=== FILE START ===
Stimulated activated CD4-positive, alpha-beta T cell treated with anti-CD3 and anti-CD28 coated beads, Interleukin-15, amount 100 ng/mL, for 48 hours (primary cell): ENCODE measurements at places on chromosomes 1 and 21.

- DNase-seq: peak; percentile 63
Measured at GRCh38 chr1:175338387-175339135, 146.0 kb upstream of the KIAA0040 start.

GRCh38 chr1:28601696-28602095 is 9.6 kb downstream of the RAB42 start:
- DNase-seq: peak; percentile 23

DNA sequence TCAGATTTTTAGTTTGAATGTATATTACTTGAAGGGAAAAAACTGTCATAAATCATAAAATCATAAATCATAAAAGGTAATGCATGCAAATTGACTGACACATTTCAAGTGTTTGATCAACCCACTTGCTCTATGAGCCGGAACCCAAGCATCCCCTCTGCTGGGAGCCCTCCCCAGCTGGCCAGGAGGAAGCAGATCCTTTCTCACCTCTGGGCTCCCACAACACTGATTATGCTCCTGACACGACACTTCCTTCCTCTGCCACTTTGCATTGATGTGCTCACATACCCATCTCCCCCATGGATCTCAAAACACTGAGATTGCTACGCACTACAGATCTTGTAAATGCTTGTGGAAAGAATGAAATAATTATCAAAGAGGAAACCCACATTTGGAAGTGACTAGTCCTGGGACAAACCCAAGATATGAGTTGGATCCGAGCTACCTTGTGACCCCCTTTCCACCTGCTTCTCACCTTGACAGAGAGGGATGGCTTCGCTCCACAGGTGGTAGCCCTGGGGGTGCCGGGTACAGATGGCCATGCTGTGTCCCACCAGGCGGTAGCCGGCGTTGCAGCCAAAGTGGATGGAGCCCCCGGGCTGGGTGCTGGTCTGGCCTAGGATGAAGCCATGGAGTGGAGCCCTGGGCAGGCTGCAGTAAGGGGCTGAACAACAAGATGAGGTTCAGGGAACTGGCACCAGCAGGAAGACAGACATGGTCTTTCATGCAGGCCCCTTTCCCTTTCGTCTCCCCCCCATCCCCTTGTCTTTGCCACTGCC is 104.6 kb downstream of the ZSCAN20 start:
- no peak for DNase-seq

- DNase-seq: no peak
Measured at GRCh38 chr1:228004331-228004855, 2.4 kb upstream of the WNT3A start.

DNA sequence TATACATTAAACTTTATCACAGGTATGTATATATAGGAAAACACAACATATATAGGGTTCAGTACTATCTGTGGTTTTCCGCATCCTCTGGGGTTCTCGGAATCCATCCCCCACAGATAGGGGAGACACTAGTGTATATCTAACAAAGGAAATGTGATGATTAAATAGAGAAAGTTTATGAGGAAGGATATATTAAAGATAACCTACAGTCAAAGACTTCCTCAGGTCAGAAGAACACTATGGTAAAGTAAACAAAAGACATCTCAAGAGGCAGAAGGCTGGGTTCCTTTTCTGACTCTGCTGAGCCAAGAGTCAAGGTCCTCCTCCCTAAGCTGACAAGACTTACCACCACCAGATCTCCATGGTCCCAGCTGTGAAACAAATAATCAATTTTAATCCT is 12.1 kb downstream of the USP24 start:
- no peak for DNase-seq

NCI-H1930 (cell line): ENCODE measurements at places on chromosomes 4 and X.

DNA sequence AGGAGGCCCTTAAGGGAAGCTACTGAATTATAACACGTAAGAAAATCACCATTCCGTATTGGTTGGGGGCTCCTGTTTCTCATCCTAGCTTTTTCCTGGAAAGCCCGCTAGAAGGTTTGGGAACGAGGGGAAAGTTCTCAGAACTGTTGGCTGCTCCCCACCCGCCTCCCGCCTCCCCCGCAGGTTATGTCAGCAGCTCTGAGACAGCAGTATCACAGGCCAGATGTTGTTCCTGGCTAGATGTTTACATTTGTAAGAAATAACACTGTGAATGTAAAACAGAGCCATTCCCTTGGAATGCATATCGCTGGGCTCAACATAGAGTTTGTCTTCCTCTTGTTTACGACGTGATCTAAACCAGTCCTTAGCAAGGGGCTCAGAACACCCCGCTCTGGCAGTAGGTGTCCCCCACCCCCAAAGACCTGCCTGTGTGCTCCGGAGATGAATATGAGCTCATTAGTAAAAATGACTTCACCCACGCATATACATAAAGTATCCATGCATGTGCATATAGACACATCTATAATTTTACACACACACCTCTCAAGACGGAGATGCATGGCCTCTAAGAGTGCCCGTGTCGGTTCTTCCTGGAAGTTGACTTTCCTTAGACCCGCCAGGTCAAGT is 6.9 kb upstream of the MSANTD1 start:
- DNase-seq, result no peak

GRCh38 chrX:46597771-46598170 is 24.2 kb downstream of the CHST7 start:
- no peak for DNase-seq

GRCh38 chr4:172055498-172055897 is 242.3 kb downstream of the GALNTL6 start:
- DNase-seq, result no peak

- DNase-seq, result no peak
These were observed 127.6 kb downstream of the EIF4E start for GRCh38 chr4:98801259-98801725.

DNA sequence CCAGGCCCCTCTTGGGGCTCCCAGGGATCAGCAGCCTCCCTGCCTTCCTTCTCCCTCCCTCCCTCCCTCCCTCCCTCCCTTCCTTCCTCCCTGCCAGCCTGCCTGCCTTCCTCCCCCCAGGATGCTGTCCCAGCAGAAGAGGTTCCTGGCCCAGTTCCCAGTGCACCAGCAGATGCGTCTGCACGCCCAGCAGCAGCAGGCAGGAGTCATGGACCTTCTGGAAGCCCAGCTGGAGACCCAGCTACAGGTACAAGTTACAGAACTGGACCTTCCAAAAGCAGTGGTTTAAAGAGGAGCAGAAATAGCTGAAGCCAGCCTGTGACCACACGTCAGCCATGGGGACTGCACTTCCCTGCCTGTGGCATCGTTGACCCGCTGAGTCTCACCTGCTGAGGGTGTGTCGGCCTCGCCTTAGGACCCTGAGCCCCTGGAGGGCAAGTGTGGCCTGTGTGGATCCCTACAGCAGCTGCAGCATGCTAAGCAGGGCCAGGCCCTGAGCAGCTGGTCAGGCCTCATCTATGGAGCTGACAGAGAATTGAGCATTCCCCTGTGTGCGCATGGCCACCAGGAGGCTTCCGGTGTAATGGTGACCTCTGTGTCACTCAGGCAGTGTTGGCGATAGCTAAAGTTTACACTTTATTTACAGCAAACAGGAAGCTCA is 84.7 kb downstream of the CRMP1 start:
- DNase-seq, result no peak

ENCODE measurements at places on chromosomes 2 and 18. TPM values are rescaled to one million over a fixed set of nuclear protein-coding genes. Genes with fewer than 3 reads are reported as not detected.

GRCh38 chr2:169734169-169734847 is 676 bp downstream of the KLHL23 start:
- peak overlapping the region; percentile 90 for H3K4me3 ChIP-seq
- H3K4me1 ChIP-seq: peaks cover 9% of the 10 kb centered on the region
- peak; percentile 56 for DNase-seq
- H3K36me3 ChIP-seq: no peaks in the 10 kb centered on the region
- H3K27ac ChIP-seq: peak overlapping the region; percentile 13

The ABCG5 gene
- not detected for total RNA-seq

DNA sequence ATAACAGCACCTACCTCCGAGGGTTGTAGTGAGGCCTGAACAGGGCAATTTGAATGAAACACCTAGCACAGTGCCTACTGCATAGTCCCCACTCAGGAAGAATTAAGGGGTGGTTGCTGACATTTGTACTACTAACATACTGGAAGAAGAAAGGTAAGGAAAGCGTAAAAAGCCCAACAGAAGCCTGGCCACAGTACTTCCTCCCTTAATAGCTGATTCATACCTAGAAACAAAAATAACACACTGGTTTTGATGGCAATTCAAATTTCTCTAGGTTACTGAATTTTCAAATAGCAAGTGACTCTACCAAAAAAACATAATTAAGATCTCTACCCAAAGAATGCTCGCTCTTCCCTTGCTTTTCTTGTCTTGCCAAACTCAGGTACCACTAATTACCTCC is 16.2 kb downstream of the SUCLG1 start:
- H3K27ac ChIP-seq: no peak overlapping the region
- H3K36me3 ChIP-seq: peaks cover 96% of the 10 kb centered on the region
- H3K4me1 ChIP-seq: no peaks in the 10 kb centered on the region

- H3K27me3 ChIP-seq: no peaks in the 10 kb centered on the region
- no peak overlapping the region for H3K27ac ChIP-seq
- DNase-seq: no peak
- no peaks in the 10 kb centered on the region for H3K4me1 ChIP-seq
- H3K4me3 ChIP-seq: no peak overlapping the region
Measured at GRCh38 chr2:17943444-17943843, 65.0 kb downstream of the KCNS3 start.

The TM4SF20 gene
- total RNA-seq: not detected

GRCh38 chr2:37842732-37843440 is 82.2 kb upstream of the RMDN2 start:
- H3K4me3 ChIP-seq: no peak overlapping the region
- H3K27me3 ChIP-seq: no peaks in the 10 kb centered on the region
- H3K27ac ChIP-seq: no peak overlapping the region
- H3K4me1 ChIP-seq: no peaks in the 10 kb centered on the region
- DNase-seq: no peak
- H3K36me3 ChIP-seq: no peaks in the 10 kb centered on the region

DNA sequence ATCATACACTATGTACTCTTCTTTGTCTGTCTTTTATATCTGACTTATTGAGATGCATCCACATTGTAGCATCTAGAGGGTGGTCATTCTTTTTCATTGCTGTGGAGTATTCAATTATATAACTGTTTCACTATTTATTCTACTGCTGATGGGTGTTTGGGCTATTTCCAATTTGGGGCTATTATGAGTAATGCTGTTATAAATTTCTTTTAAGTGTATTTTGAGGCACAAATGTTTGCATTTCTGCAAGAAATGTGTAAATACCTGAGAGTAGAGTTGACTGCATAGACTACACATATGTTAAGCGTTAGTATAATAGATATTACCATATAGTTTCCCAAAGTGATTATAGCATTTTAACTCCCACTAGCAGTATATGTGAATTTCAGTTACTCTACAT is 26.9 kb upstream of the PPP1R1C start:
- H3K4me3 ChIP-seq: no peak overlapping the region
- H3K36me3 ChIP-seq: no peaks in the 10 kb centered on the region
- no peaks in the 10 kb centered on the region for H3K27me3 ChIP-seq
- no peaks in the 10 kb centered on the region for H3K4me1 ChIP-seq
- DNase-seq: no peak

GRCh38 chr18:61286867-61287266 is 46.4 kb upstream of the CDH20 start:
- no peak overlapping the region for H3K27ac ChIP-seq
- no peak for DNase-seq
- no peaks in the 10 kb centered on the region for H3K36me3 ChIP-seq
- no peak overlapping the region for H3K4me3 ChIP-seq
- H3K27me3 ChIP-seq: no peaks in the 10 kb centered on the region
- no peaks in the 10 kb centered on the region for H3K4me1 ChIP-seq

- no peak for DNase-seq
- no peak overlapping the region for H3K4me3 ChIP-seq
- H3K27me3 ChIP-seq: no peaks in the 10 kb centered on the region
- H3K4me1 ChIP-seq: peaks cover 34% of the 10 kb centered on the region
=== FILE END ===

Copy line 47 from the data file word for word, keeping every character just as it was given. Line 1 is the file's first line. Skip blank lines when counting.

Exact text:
- H3K27ac ChIP-seq: no peak overlapping the region